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‘Frozen 2’: How Production Design engaged Elsa’s change as the Snow Queen

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Rarely design helps drive the account in activity, however when generation architect Michael Giaimo had a brainstorm for the four natural spirits of fire, earth, wind, and water in “Frozen 2,” it changed the animation and prompted a definitive change of Elsa (Idina Menzel) as the Snow Queen.

“From the very beginning, there was this idea of Elsa connecting with the elements of nature,” said Giaimo, who was assigned for his work on “Frozen 2” by the Art Directors Guild Awards. “But it was actually slow in growing, narratively, that there would be four elements and how they would be described. It wasn’t a given at the beginning that they would be exemplified by living creatures. But it all evolved. And I would say the art department played a major role in helping to develop that elemental narrative.”

It started around two years back, when Giaimo thought of creating iconography for the four components, not as far as characters however as a visual communication. Yet, he needed to put it on hold until chiefs Jennifer Lee and Chris Buck had a superior thought of how the spirits considered along with the story. At that point, a half year later, during a discourse about a shawl worn by Iduna (Evan Rachel Wood), the mother of Elsa and Anna (Kristen Bell), everything started to click. “Iduna is so connected to nature with the Northuldra tribe of the Enchanted Forest,” Giaimo included.

“I said to the directors that designing a symbol of the elements could be used on that shawl and could somehow be leveraged later on. The directors were open to it. That’s when we designed the four diamond shapes and the other symbols on that shawl. Because of this design on the shawl, we created the diamond as a framing device. And from there, with our art department, we put it on the monoliths when you enter the Enchanted Forest, and they became the shards of ice that fall on Arendelle at the end of ‘Into the Unknown.’”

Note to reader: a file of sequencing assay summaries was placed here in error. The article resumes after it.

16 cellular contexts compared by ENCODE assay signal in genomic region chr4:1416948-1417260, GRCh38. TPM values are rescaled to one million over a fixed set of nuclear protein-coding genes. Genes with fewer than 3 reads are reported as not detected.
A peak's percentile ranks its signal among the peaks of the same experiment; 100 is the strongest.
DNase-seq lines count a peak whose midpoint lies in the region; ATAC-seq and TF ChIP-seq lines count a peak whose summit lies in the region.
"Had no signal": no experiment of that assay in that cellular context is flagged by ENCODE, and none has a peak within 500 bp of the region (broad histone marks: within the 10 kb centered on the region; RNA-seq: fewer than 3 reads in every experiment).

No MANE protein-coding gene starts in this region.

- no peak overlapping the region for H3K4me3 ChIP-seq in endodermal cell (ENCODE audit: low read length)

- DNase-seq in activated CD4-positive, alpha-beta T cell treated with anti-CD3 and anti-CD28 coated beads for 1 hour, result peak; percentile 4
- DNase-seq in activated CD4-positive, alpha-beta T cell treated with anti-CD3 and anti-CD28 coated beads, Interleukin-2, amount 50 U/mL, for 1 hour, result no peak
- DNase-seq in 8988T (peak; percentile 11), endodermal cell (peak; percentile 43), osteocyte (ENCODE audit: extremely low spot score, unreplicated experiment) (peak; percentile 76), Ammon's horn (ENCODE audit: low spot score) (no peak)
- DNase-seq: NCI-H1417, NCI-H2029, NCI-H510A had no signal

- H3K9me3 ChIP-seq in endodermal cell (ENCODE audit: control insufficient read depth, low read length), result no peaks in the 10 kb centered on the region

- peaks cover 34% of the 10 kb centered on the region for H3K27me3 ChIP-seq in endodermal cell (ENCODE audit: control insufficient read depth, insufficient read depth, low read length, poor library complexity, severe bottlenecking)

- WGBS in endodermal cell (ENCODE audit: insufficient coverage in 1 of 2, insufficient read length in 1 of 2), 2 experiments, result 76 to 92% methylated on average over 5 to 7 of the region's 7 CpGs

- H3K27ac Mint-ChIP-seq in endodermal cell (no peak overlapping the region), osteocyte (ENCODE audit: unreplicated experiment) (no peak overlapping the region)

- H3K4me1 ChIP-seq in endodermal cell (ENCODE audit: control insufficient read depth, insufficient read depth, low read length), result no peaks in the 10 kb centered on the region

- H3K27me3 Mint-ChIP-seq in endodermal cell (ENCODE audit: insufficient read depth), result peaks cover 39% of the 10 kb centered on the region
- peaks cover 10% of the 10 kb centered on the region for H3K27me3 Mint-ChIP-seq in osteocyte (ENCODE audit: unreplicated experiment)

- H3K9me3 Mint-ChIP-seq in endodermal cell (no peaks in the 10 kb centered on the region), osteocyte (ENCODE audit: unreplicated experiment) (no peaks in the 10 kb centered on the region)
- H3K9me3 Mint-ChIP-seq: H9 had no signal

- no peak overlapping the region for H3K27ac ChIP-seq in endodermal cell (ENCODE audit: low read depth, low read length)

The images in the end helped shape the spirits of nature, especially Bruni, the lizard/fire soul, which has precious stones on his back. “This was such a thrill for our art department,” Giaimo said. “We often don’t have an opportunity to lead a bit of the narrative theme. Our job is to take the narrative and support it the best we can. Here, we actually came up with a couple of ideas that inspired Jen to further create characters for these elements. She not only plussed it, she made it resonate as something much bigger than our initial graphic thought.”

This diamond iconography reached out to the shading tones for the spirits, which ran from blue to purple, and finished with the formation of Ahtohallan (the antiquated stream that holds the responses to the past), where Elsa turns out to be completely changed into the Snow Queen. The art division made Ahtohallan as a glorious, ethereal ice sheet included a few chambers, throwing precious stone shapes, which refracted the light, and uncovering Elsa’s recollections and encounters as holographic pictures.

“The directors liked the idea that the diamonds follow her into the chambers and that she orchestrates the four large diamonds on the ice floor into forming her new look as the Snow Queen,” said Giaimo. “And, in her physical transformation, we knew right away that her final dress would be white.” That’s in such a case that people consolidate every one of the shades of a rainbow, they structure white light.

“And, with each of the four large diamonds, smaller ones rise up and form, in an organized fashion, the diamond patterns on that dress,” Giaimo proceeded. “If you look more closely, the dress fabric contains diamond shapes and symbols of the four elemental spirits. But it’s not about the dress, it’s about her connection with these four elements. We found a visual way to show that she is now one with those four elements.”

Disclaimer: The views, suggestions, and opinions expressed here are the sole responsibility of the experts. No Diligent Reader journalist was involved in the writing and production of this article.